- Contributed by
- People in story:
- Bill Johnson, Tim Mears.
- Location of story:
- Background to story:
- Civilian Force
- Article ID:
- Contributed on:
- 05 January 2006
8th-9th May 1941.
I was one of a party, usually about eight of us. We were known as the Shire Hall Fire Brigade but were a sort of full time fire watchers. Our job was to man two roof pill boxes in telephone link with the Air Raid Precaution County Control, situated in the cells under the courts. Also two men examined all the council offices and courts on one side of High Pavement, to the county Police station. The others did the same on the opposite side - County Library (then on Halifax Place), County House, Taxation Building, corner of St. Mary's gate and calling at the County Court (then on Fletcher Gate). Under the County Library, there was shelter in the caves.
On the night of the raid, a warm night, we were sitting on the steps of our office on Kayes Walk, opposite the back gate of St. Mary's Church Yard. The lamp fitting over the gate was the first street lamp in Nottingham. While we were sitting we were watching criss cross lines in the sky - perhaps target planes? Then the bombs started to fall.
The first very loud explosion, quite close near circus street, then showers of incendiary bombs. Some were in the trees and on tombs in the churchyard. Fires started in all directions.
A young man on our staff, Tim Mears, said to me "What should we do Bill?" we teamed up together and Tim went upstairs and came down looking like a Christmas terr. he had two stirrup pumps and two fire buckets and our axes. We went to the top floor of the taxation office. One of the offices belonging to to the department of the Medical Officer was well alight. we just threw the water buckets into the room to no avail. now, of course, no buckets! Tim scouted around and came back with a bucket of coal - not much use for putting a fire out - so coal out on the floor.
The water by now had run out from the mains around the Sire Hall area. We managed to fill our bucket from the hot water taps and after a time we put the fire out, an incendiary had gone through the roof and into a steel filing cabinet (no key), but managed to chop it open with an axe to get at the bomb.
Outside again, there were fires everywhere. The top floor of the education offices to the rear of the Shire Hall was well alight. Men from the City Brigade were trying to axe their way through the mian doors of the Shire Hall. I went round and opened them from the inside. outside again we saw one of the men from St. marys - either Bishop Talbot or Dr. Blandy, not sure which. He said "Will someone help me to save my church?" We took him across to where he could see over lean side where the small church (was it St.Johns?) was in sheets of flame. Then to satisfy him we climbed up to the roof of the church (St. Mary's) and tried to deal with an incendiary, but not much luck. The city brigade managed it afterwards.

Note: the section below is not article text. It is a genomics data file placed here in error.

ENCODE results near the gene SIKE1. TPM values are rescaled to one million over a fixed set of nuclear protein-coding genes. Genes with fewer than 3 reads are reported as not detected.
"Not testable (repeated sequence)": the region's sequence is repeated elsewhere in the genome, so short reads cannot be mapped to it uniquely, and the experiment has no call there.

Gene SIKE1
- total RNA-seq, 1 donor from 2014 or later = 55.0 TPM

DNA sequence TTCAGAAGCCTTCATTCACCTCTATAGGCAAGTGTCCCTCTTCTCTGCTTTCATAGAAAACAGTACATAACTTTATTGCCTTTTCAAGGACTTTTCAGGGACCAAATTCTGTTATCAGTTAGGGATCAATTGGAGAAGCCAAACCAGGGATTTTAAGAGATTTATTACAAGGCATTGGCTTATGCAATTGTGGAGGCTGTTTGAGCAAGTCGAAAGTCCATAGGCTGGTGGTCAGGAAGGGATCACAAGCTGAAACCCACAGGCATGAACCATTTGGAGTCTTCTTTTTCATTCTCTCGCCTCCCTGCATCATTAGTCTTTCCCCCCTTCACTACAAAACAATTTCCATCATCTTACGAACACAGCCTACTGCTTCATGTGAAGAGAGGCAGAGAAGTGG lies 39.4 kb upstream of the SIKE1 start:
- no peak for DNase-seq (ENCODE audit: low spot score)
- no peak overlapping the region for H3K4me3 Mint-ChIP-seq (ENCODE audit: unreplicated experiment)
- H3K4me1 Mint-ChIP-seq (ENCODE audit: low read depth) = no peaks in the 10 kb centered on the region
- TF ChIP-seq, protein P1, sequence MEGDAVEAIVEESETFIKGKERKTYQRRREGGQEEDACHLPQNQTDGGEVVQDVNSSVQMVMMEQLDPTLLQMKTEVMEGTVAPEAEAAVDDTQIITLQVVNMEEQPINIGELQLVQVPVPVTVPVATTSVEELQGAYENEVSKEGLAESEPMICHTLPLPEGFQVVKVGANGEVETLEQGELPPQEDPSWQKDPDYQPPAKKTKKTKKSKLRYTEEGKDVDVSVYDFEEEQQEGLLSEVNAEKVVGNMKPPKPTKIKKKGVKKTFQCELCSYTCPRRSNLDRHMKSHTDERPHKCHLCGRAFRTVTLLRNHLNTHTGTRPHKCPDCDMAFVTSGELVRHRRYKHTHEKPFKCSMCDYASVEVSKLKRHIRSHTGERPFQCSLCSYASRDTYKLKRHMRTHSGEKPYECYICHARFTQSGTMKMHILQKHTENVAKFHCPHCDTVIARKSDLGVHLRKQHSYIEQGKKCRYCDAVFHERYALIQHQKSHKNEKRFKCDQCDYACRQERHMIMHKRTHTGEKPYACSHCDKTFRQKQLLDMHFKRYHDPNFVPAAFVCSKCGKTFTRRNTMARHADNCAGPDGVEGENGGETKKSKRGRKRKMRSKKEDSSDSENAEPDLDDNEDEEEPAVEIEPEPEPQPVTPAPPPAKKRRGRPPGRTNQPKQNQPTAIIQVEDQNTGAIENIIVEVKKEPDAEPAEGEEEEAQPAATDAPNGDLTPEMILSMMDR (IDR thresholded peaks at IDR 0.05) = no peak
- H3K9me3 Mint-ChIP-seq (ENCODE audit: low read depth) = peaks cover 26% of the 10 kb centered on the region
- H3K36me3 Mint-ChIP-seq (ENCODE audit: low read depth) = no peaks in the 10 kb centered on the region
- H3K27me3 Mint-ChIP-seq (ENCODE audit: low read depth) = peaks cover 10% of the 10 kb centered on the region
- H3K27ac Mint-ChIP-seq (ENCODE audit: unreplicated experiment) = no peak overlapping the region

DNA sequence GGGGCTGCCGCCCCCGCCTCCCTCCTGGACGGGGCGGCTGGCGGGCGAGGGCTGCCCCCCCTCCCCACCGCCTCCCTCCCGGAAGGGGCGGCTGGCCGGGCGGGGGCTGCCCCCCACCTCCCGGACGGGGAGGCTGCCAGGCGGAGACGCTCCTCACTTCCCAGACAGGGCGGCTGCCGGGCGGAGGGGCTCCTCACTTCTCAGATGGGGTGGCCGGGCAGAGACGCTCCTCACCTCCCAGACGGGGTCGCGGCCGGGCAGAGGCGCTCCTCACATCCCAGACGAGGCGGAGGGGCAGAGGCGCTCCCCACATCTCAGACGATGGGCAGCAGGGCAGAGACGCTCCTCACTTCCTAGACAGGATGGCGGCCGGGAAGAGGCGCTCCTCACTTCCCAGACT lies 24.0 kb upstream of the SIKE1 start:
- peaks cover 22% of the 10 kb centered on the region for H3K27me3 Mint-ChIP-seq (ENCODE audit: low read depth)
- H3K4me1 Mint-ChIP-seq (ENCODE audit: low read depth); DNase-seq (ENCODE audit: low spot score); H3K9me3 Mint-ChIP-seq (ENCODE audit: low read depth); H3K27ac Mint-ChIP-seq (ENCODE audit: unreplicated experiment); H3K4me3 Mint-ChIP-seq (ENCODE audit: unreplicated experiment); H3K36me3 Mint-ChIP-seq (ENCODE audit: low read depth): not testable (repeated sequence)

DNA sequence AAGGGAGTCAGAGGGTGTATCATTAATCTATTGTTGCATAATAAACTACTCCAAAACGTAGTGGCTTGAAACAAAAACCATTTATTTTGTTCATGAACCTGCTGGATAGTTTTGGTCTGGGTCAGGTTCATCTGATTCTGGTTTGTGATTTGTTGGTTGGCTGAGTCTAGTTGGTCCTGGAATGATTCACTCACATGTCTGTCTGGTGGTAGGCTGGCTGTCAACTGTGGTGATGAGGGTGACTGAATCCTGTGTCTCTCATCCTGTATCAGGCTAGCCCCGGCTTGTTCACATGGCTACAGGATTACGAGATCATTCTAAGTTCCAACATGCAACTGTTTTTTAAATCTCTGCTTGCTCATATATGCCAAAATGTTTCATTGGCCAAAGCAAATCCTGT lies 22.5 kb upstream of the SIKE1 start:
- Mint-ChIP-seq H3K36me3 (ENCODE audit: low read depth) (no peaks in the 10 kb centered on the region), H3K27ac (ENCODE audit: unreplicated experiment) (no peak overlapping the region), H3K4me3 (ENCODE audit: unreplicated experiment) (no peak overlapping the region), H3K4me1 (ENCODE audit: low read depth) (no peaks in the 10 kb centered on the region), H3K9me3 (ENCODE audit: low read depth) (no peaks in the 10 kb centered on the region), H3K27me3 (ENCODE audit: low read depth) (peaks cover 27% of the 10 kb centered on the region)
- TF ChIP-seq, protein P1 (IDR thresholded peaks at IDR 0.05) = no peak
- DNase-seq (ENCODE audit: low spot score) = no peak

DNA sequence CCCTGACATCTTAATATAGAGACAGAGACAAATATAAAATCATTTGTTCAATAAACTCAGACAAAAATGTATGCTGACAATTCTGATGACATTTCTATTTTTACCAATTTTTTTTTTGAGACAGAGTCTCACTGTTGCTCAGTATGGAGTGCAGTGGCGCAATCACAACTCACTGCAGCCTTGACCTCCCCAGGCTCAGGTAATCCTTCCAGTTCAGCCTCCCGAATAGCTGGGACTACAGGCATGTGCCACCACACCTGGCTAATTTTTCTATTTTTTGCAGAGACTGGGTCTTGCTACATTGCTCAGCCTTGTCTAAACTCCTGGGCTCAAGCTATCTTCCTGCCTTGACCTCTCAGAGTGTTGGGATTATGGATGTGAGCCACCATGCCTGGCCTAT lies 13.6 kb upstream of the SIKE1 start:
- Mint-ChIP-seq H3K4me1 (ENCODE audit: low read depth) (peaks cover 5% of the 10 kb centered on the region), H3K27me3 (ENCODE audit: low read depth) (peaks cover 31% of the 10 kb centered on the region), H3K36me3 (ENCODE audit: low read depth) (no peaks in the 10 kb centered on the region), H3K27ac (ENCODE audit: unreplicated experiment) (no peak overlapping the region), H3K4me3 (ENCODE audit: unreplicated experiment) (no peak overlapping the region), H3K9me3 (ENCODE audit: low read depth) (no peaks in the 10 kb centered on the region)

We joined a party of people trying to rescue bits and pieces from the Washington buildings Public Assistance Offices near Commercial Square. The Director of Public Assistance was telling us what to save. He said "Could you get the safe out, it's rather important." So we started rolling it over and over to the top of the stairs. He said "Don't roll it down the stairs, it will spoil the carpet." As the building was well alight, we carried on and let the safe roll into the street.
After a time, most things with not much water, were left to burn away. The old Alhambra Theatre on St. Mary's Gate, oppisite the end of Kayes Walk, went up with a bang, raining, what appeared to be, typewritrs, around. With all the destruction around, I think we at the Shire Hall were lucky to get away with so much.
The next day, new mains were laid from the trent to the City and Lace Market along the road surfaces.
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